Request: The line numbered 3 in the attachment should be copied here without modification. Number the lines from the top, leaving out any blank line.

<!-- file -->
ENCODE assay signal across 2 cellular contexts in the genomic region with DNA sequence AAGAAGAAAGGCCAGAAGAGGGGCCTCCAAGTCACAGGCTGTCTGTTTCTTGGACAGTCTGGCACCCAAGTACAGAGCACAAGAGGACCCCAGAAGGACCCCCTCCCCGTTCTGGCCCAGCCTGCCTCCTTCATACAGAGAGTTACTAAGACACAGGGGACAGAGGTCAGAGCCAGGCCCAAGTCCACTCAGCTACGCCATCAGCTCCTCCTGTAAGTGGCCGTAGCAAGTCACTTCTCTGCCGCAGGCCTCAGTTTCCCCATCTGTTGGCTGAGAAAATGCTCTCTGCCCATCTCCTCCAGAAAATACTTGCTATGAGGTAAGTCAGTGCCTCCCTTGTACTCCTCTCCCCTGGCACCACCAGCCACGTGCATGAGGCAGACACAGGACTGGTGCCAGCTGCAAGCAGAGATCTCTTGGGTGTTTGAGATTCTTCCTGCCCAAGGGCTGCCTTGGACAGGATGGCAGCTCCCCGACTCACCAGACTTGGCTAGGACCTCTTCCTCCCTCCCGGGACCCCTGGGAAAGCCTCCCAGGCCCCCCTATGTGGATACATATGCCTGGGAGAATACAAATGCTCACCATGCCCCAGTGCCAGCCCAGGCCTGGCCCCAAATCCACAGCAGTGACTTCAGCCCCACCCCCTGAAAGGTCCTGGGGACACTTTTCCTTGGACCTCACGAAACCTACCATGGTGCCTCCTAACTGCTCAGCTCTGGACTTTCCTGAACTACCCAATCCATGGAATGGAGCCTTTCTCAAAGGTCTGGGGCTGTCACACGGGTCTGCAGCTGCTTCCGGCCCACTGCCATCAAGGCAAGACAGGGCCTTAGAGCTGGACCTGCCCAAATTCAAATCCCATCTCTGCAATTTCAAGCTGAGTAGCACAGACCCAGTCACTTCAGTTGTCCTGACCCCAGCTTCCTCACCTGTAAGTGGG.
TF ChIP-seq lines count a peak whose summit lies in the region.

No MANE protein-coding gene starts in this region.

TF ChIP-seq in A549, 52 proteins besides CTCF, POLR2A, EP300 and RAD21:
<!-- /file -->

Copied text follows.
No MANE protein-coding gene starts in this region.